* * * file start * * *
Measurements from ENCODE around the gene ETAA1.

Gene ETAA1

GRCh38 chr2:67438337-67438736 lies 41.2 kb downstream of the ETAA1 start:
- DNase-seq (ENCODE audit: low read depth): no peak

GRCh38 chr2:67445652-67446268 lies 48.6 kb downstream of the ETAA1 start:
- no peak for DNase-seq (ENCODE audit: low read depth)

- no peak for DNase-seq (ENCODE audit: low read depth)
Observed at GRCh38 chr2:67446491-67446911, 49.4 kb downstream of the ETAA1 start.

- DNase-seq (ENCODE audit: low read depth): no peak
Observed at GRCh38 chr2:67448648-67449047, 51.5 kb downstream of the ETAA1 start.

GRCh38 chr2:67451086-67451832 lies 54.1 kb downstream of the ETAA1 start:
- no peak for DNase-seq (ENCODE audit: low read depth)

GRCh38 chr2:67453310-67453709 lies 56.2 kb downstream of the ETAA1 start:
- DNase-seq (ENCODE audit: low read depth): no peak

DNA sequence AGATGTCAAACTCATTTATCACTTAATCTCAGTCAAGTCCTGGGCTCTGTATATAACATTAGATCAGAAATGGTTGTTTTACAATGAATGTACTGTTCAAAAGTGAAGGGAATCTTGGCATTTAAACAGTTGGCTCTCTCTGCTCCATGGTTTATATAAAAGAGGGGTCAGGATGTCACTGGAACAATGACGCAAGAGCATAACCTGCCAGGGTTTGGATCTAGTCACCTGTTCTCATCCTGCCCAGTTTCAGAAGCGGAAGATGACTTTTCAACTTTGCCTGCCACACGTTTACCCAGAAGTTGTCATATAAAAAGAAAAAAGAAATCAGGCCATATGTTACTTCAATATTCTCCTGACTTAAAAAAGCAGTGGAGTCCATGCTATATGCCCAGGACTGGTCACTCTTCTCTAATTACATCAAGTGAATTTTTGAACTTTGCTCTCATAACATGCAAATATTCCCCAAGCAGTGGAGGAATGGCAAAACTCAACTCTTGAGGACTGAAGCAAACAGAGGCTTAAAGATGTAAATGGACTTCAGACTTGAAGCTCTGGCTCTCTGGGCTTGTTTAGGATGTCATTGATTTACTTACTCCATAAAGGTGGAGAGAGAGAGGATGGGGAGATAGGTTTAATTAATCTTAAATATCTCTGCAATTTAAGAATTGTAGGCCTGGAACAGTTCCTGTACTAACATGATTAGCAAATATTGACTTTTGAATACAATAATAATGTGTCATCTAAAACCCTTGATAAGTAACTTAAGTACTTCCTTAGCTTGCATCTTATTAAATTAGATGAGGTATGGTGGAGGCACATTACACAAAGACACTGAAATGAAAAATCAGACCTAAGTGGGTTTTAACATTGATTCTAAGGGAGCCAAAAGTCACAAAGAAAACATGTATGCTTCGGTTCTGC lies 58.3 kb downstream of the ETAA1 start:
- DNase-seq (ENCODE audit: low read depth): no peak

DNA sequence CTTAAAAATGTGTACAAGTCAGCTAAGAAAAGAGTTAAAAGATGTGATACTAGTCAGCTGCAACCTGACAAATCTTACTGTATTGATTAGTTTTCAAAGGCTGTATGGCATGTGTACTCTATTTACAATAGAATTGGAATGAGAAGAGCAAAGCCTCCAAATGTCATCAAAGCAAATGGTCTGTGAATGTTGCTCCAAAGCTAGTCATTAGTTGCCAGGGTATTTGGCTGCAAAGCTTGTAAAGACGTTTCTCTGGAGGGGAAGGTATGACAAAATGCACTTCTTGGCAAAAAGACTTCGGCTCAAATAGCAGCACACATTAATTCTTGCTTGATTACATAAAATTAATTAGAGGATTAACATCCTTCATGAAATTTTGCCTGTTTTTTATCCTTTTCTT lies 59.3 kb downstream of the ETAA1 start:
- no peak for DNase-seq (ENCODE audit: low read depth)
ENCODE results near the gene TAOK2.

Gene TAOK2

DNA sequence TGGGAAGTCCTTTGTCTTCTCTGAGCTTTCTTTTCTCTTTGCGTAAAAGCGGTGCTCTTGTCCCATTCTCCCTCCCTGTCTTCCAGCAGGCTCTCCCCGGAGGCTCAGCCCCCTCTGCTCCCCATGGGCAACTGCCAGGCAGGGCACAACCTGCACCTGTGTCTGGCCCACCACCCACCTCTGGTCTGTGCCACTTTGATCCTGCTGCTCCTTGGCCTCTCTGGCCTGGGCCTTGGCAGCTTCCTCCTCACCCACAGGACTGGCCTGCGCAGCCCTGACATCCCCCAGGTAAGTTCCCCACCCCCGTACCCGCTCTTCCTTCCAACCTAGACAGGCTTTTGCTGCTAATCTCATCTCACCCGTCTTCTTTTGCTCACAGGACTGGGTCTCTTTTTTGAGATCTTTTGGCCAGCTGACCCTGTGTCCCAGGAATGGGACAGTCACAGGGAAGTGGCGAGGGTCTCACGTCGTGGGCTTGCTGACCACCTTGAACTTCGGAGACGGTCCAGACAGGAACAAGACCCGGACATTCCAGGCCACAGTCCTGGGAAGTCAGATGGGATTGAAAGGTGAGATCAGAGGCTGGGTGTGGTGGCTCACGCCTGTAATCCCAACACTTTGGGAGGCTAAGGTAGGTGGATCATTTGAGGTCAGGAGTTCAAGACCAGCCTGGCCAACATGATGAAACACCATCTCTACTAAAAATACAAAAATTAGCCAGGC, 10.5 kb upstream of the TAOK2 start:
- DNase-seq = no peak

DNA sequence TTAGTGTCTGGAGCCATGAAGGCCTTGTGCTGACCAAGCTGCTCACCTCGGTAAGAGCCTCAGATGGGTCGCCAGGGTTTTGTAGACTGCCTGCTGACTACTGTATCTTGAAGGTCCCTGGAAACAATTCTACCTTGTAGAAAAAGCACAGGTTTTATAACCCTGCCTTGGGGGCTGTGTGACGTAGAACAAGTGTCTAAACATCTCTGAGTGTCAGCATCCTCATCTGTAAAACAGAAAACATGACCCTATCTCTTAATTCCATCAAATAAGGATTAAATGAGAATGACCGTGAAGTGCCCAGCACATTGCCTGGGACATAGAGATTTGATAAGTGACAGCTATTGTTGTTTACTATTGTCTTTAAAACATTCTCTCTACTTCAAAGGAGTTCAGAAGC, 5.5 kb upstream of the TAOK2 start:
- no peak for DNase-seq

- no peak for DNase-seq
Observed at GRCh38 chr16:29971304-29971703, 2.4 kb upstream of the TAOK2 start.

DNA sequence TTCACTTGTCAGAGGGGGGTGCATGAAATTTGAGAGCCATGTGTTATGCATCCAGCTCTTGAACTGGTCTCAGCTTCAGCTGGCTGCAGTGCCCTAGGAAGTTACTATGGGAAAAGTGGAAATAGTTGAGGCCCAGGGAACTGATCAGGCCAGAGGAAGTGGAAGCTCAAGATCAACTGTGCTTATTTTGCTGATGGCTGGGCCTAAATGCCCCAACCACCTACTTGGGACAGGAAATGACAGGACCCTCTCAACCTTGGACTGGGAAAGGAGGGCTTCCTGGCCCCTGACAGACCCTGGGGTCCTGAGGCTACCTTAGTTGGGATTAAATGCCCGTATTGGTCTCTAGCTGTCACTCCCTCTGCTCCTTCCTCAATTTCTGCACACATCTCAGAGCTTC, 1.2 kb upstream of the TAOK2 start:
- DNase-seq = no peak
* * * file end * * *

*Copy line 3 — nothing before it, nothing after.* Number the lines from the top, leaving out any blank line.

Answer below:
GRCh38 chr2:67438337-67438736 lies 41.2 kb downstream of the ETAA1 start: